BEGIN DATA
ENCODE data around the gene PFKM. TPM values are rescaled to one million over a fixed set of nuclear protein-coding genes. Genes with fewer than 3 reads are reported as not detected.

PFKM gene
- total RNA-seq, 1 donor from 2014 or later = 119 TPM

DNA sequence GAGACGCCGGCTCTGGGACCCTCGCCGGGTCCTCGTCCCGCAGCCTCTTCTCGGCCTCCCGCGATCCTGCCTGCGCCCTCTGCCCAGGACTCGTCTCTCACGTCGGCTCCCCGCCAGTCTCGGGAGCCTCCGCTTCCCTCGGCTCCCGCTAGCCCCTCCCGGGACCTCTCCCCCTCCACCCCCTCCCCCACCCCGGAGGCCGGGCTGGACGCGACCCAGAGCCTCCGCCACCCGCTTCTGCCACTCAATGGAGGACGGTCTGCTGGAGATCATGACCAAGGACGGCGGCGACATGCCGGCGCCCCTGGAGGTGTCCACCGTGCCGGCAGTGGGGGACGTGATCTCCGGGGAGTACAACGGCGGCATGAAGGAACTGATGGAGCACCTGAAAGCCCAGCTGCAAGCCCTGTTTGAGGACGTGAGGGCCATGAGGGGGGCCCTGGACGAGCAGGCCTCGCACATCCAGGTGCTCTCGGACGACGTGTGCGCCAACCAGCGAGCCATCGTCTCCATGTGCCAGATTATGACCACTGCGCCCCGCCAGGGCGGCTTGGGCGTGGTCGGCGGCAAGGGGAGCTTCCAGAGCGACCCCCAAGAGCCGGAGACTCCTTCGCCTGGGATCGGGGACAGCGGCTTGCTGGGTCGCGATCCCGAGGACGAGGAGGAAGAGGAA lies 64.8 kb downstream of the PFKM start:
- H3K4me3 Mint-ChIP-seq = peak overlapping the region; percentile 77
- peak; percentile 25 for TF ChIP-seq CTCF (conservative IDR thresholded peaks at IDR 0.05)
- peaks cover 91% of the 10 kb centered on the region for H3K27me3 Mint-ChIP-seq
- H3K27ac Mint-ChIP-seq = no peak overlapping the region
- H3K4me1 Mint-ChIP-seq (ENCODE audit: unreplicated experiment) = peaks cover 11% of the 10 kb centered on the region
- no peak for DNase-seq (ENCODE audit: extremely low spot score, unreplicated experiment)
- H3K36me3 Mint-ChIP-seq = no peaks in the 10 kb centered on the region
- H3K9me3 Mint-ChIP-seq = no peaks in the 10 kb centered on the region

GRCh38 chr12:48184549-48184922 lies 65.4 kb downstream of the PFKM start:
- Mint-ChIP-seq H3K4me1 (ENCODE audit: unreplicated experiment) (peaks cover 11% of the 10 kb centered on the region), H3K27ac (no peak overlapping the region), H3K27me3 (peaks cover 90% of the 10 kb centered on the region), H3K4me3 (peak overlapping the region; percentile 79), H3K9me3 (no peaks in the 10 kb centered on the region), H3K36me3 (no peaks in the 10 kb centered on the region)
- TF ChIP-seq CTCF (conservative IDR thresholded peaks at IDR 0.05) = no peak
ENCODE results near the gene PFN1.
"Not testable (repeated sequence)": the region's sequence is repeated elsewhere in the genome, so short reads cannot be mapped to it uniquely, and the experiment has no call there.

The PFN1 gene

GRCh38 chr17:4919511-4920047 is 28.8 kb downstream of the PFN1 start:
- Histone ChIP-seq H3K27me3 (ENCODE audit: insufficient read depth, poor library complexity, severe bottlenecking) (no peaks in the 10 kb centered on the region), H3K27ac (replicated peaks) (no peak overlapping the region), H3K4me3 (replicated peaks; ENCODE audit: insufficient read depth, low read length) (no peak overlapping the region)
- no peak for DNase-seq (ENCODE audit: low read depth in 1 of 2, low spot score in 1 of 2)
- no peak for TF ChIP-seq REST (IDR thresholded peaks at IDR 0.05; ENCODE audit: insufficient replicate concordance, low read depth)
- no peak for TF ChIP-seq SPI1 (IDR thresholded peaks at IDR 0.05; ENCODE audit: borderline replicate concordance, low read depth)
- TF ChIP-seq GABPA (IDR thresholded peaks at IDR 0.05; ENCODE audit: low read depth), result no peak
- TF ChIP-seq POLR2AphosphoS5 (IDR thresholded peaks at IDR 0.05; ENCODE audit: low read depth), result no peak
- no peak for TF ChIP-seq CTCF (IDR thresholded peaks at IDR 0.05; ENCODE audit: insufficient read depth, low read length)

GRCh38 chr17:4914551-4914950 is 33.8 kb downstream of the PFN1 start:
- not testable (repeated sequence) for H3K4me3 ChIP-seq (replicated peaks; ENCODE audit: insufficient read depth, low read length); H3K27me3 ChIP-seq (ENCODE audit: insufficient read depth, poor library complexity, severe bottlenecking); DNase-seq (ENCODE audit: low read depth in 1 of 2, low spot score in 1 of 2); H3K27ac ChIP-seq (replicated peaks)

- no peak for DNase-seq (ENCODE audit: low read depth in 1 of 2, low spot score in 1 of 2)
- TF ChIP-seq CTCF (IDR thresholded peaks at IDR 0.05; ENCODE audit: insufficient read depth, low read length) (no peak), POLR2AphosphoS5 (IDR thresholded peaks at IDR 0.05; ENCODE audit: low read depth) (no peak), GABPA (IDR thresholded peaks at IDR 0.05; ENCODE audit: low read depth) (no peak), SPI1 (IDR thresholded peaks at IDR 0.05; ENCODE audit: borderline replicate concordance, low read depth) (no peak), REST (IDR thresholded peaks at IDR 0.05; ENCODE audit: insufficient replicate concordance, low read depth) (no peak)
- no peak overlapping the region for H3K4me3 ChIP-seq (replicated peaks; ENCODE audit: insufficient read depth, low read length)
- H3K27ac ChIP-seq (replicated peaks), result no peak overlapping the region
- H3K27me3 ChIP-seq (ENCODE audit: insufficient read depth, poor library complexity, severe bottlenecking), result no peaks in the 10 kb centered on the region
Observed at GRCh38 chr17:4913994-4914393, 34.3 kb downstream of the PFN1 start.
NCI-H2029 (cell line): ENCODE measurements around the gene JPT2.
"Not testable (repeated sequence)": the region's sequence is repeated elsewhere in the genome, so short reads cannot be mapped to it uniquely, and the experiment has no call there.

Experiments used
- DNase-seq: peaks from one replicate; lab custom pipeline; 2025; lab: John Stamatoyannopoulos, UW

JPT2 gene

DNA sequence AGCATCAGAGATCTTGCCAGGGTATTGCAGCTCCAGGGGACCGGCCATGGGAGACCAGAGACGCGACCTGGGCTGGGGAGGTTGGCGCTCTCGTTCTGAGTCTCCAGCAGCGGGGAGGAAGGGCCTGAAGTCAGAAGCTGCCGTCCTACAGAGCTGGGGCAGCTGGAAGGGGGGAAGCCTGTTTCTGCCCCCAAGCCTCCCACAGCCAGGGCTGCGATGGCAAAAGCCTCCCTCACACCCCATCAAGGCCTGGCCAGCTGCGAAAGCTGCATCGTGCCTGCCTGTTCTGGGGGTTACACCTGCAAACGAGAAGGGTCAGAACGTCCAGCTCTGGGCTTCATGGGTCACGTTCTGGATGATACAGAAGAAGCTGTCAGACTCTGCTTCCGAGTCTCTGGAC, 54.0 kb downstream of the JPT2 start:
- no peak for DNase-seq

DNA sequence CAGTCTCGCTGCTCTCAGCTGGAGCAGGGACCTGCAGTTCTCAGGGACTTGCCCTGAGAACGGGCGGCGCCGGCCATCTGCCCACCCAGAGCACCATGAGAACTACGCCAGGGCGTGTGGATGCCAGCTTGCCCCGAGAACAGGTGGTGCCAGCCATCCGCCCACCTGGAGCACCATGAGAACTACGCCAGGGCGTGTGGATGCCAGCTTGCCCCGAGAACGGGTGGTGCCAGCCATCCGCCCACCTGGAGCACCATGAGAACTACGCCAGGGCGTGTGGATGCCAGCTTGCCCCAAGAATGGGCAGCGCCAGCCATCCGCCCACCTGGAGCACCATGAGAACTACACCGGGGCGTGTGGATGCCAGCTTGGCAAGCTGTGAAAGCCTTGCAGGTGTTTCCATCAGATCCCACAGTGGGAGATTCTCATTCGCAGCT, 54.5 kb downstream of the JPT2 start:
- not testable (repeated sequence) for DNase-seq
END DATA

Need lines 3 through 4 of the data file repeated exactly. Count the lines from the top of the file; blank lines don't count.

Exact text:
- total RNA-seq, 1 donor from 2014 or later = 119 TPM

DNA sequence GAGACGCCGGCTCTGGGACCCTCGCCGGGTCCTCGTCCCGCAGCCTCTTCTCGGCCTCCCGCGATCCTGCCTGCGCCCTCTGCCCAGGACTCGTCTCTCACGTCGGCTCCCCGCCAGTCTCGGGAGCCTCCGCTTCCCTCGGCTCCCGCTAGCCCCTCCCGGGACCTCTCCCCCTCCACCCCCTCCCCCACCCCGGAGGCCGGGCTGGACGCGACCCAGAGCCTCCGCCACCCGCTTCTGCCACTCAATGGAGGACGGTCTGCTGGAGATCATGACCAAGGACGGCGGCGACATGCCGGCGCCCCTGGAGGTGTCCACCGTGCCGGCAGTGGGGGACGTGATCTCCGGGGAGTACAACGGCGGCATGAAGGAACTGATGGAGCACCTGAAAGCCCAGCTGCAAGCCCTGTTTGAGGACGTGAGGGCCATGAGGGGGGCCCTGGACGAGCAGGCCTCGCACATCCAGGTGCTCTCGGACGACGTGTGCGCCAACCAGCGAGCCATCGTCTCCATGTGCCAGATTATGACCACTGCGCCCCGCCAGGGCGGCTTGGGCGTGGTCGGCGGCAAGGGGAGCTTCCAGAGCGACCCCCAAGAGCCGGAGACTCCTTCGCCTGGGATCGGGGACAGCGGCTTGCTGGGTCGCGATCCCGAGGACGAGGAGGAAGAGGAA lies 64.8 kb downstream of the PFKM start: